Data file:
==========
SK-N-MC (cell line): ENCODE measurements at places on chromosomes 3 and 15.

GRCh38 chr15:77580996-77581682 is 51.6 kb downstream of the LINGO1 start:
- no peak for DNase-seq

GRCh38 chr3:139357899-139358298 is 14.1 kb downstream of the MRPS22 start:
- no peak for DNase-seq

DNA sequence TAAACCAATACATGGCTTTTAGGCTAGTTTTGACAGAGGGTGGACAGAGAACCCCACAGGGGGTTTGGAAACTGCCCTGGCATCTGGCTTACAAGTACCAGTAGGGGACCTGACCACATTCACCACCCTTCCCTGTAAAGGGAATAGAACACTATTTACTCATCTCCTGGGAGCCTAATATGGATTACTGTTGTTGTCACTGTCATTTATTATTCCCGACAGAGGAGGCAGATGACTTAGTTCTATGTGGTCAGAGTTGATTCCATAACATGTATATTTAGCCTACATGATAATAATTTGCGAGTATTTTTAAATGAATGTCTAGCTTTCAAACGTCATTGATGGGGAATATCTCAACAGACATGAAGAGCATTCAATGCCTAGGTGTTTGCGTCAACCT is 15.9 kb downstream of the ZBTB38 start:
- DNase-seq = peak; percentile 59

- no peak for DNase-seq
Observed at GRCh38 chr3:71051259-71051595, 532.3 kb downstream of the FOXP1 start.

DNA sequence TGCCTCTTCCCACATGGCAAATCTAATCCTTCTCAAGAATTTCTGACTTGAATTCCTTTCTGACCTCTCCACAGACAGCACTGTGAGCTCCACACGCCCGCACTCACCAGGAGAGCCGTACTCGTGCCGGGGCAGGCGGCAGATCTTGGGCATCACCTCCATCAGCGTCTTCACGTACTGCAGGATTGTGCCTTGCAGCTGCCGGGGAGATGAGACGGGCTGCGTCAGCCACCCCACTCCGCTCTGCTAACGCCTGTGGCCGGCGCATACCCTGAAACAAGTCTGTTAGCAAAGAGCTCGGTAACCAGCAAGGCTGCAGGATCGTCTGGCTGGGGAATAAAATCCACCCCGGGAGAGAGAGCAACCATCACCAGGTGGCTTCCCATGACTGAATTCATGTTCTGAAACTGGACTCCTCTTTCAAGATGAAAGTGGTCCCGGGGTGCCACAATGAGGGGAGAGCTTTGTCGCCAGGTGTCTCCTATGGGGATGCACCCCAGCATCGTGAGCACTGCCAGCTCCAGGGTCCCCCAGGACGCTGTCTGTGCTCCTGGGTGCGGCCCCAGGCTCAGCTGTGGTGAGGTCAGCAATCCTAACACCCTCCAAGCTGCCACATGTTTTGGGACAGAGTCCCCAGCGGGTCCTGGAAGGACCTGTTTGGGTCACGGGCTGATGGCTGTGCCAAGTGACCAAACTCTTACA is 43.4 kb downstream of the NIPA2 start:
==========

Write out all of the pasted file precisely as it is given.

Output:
SK-N-MC (cell line): ENCODE measurements at places on chromosomes 3 and 15.

GRCh38 chr15:77580996-77581682 is 51.6 kb downstream of the LINGO1 start:
- no peak for DNase-seq

GRCh38 chr3:139357899-139358298 is 14.1 kb downstream of the MRPS22 start:
- no peak for DNase-seq

DNA sequence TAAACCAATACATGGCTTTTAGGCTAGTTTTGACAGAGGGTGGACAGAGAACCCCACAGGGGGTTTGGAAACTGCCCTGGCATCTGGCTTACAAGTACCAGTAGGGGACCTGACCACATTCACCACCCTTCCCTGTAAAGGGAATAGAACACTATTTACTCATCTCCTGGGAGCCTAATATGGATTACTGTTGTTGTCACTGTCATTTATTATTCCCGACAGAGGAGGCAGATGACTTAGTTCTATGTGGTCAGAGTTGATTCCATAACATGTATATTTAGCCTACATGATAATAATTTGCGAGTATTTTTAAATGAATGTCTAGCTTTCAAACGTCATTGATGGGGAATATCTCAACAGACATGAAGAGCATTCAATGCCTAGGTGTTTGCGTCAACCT is 15.9 kb downstream of the ZBTB38 start:
- DNase-seq = peak; percentile 59

- no peak for DNase-seq
Observed at GRCh38 chr3:71051259-71051595, 532.3 kb downstream of the FOXP1 start.

DNA sequence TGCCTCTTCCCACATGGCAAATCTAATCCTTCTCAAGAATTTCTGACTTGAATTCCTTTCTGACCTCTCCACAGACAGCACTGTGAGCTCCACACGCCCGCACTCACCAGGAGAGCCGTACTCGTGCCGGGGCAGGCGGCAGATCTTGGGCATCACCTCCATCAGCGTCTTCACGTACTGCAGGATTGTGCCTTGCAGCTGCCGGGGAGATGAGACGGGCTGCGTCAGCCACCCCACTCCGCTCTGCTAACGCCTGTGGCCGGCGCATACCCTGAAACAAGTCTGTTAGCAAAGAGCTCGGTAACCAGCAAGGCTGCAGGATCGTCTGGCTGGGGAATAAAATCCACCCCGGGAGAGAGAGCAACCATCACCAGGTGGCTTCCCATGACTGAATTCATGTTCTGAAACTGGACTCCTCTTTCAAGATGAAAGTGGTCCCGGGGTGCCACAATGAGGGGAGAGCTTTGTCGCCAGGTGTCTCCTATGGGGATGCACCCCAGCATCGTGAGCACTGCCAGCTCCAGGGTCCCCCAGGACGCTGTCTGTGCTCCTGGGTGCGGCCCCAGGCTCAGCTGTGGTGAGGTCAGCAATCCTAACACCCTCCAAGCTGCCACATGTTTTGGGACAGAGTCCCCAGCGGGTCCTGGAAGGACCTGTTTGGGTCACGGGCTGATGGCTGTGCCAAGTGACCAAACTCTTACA is 43.4 kb downstream of the NIPA2 start: